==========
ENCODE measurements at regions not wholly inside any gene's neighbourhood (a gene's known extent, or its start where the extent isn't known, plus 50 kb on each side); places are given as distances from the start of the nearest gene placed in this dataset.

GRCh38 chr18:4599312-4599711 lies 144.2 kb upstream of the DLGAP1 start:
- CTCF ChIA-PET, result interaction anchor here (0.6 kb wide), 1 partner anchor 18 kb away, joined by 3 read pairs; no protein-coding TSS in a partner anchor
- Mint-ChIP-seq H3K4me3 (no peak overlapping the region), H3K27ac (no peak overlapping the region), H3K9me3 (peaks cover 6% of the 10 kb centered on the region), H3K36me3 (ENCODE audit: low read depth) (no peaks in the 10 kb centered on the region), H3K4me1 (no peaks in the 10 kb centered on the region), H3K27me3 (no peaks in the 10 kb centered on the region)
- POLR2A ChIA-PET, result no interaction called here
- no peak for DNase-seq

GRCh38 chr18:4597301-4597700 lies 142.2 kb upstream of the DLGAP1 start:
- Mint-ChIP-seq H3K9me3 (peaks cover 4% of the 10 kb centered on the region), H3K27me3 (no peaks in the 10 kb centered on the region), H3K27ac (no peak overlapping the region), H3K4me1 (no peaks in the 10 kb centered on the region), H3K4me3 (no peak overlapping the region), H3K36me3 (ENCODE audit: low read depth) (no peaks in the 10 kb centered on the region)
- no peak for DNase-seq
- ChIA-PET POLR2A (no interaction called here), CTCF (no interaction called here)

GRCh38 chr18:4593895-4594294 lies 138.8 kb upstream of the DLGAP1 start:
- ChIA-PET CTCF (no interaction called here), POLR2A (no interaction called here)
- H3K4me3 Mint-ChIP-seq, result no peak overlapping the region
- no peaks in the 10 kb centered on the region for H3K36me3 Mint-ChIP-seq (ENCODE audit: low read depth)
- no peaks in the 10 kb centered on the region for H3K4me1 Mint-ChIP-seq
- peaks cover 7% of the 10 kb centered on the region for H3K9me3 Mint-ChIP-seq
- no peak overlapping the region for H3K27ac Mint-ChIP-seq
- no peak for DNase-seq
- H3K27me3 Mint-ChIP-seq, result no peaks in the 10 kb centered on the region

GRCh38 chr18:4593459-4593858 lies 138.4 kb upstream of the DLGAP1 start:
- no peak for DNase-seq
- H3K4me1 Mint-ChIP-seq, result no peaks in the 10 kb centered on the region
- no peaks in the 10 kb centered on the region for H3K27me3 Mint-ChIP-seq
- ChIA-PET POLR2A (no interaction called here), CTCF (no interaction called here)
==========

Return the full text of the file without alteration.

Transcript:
ENCODE measurements at regions not wholly inside any gene's neighbourhood (a gene's known extent, or its start where the extent isn't known, plus 50 kb on each side); places are given as distances from the start of the nearest gene placed in this dataset.

GRCh38 chr18:4599312-4599711 lies 144.2 kb upstream of the DLGAP1 start:
- CTCF ChIA-PET, result interaction anchor here (0.6 kb wide), 1 partner anchor 18 kb away, joined by 3 read pairs; no protein-coding TSS in a partner anchor
- Mint-ChIP-seq H3K4me3 (no peak overlapping the region), H3K27ac (no peak overlapping the region), H3K9me3 (peaks cover 6% of the 10 kb centered on the region), H3K36me3 (ENCODE audit: low read depth) (no peaks in the 10 kb centered on the region), H3K4me1 (no peaks in the 10 kb centered on the region), H3K27me3 (no peaks in the 10 kb centered on the region)
- POLR2A ChIA-PET, result no interaction called here
- no peak for DNase-seq

GRCh38 chr18:4597301-4597700 lies 142.2 kb upstream of the DLGAP1 start:
- Mint-ChIP-seq H3K9me3 (peaks cover 4% of the 10 kb centered on the region), H3K27me3 (no peaks in the 10 kb centered on the region), H3K27ac (no peak overlapping the region), H3K4me1 (no peaks in the 10 kb centered on the region), H3K4me3 (no peak overlapping the region), H3K36me3 (ENCODE audit: low read depth) (no peaks in the 10 kb centered on the region)
- no peak for DNase-seq
- ChIA-PET POLR2A (no interaction called here), CTCF (no interaction called here)

GRCh38 chr18:4593895-4594294 lies 138.8 kb upstream of the DLGAP1 start:
- ChIA-PET CTCF (no interaction called here), POLR2A (no interaction called here)
- H3K4me3 Mint-ChIP-seq, result no peak overlapping the region
- no peaks in the 10 kb centered on the region for H3K36me3 Mint-ChIP-seq (ENCODE audit: low read depth)
- no peaks in the 10 kb centered on the region for H3K4me1 Mint-ChIP-seq
- peaks cover 7% of the 10 kb centered on the region for H3K9me3 Mint-ChIP-seq
- no peak overlapping the region for H3K27ac Mint-ChIP-seq
- no peak for DNase-seq
- H3K27me3 Mint-ChIP-seq, result no peaks in the 10 kb centered on the region

GRCh38 chr18:4593459-4593858 lies 138.4 kb upstream of the DLGAP1 start:
- no peak for DNase-seq
- H3K4me1 Mint-ChIP-seq, result no peaks in the 10 kb centered on the region
- no peaks in the 10 kb centered on the region for H3K27me3 Mint-ChIP-seq
- ChIA-PET POLR2A (no interaction called here), CTCF (no interaction called here)